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6 days ago, Robert Williams, Director of Technology
Discuss violence prevention with your teen Preventing conflict and violence is a top priority for schools. And families play a key part. Talking to your teen on a regular basis is an essential first step. To begin a family dialogue about violence and safety, ask questions such as, "What makes you feel safe?" or "What are ways to solve a problem without hurting anyone?" Listen carefully to your teen's answers. Make it clear that you take this issue seriously. http://niswc.com/37aQC276091
6 days ago, NCSD Parent Engagement
Encourage scientific thinking with a 'laundry lab' Doing laundry can be more than just a chore. It can also teach your child science skills, such as observing and classifying. Scientists notice details. Ask your child, "Does this towel feel different from that one? Why could that be?" Scientists also put things in groups. Help your child sort the laundry by color, size or family member. Challenge her to come up with a new way to "classify" clothes. http://niswc.com/17aQC276091
6 days ago, NCSD Parent Engagement
Help your teen make the most of winter break Your teen may be looking forward to relaxing over winter break. But staying on a regular schedule will make returning to a school schedule in January easier. Encourage your teen to limit sleeping in to one hour past his normal wake up time. Then have him schedule some time each day for reading, studying, writing and creating. http://niswc.com/36lPC276091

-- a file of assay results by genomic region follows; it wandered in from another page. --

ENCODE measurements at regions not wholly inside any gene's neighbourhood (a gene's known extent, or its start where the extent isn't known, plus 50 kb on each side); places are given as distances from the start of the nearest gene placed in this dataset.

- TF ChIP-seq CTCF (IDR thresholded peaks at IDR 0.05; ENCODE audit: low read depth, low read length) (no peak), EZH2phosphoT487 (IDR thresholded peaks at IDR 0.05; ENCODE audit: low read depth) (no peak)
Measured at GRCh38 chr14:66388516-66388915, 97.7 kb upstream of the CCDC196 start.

about 1 month ago, NCSD Parent Engagement
Listen to your child…and to the teacher It's important for children to feel heard and believed. If your child tells you something the teacher did that seems unkind or unfair, you should listen. But don't assume the incident is as bad as it sounds. If you are concerned by what your child says, contact the teacher. Calmly express your concern and ask for the teacher's point of view. If there's a problem, work together to solve it. http://niswc.com/16lOC276091
about 1 month ago, NCSD Parent Engagement
Help your teen sort out priorities Sometimes teens face competing priorities. "Should I watch the show everyone's talking about or work on my science project?" To help your teen choose, write things that matter to her on separate notecards (having a lot of friends, excelling at soccer, getting good grades, etc.) Have her rank the cards from most to least important. Discuss her choices and your family's values. Then when she faces a choice, she can refer to her ranking. http://niswc.com/36lMC276091
about 1 month ago, NCSD Parent Engagement
Preserve the memories of an unusual year Let your child know you think she's special by making her a school memory book. Collect mementos like photos of your child working at home, the super-hard math problem she finally solved, etc. In the spring, lay them on the floor in chronological order and let her choose what she wants to include to remember this unusual school year. Put the items in a scrapbook. If you do it each year, your child will have a collection to be proud of. http://niswc.com/16lJC276091
about 1 month ago, NCSD Parent Engagement
We partnered with @DonorsChoose to help our teachers fund more of their projects. Check out the new landing page for more information! www.donorschoose.org/nyecountyschooldistrict
about 2 months ago, Nye County School District
Donor Choose